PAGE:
Wednesday, September 05, 2012

Big VS Little

Somewhere between the ages of 24-36 months, toddlers should understand the difference between big and small and be able to use those adjectives in sentences.

This activity had two different parts to it, mostly because my son didn't quite understand the first one.  Please learn from this.  Just because your child (OR STUDENTS) don't understand something the FIRST time, it may not be that they don't understand.  Maybe it's the way you are teaching them.  All children learn in different ways.  So try a different route for everything that you teach.

Step One: Big VS Little Shapes.  This was just a basic stretch one weekend morning when we were upstairs getting dressed.  My boy can be kinda wild in the morning (and in the afternoon, early morning, late afternoon, evening, before bed . . . you get the point) so I was trying to calm him down while waking up my 4 year old (teenage) daughter.  I said, "Stretch BIG" and "Stretch SMALL" and we went back and forth like that.  My son copied for a little while but had not interest at all to stretch his body.  Had we continued, I would have gone into big and small animal stretches as well, but we didn't make it that far.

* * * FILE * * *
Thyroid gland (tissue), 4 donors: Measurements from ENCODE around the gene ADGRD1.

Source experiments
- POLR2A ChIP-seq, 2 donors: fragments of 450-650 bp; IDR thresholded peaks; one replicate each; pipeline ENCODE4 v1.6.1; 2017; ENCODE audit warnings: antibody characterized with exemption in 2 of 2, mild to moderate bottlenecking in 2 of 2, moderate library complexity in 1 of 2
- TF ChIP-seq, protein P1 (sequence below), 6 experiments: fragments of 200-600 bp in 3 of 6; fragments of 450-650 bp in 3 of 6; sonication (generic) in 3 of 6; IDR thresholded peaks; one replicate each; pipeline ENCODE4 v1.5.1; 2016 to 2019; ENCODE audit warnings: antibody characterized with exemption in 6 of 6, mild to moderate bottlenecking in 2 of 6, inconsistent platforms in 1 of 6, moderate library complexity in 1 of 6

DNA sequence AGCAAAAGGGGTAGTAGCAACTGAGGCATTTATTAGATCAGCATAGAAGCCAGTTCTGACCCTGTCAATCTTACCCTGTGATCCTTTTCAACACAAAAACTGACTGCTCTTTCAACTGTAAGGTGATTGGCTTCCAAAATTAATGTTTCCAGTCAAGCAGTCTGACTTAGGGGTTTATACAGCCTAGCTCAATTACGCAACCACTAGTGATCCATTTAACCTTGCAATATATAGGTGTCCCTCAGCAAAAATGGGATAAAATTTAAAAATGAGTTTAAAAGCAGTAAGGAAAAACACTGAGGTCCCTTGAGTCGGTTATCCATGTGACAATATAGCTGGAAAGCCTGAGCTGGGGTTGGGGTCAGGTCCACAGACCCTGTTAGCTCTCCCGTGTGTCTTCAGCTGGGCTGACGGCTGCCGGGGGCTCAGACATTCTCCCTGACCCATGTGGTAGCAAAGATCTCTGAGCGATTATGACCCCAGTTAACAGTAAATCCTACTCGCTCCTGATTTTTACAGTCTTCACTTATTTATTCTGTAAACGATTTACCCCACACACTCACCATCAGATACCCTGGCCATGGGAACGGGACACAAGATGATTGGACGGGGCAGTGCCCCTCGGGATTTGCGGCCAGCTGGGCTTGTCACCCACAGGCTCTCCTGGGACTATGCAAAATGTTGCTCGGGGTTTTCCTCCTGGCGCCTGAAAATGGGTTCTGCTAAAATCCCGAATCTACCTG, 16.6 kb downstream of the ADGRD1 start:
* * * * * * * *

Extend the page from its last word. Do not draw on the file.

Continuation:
Step Two: Big VS Little Toys.  This was way more up my sons alley.  I juts found some toys in the basement that had big and little versions (blocks, alligators, balls, trains) and put them in front of him, one pair at a time.  Where's the little train?  Where's the big block?  He had a hard time at first, but he soon caught on.  I knew he had mastered this activity when he said "Mommy, I potty.  Little potty."

Teaching Big and Little to your little ones:
  • Use the language every day.  Do you see the small car?  Look at the big semi!
  • Blow up a balloon and watch it go from little to big.
  • Put items in order from littlest to biggest.  Stacking blocks are a great toy!
  • Finally, here are some books that include little and big concepts:
        • The Mitten by Jan Brett
        • The Very Hungry Caterpillar by Eric Carle
        • Three Billy Goats
        • In the Small, Small Pond by Denise Fleming

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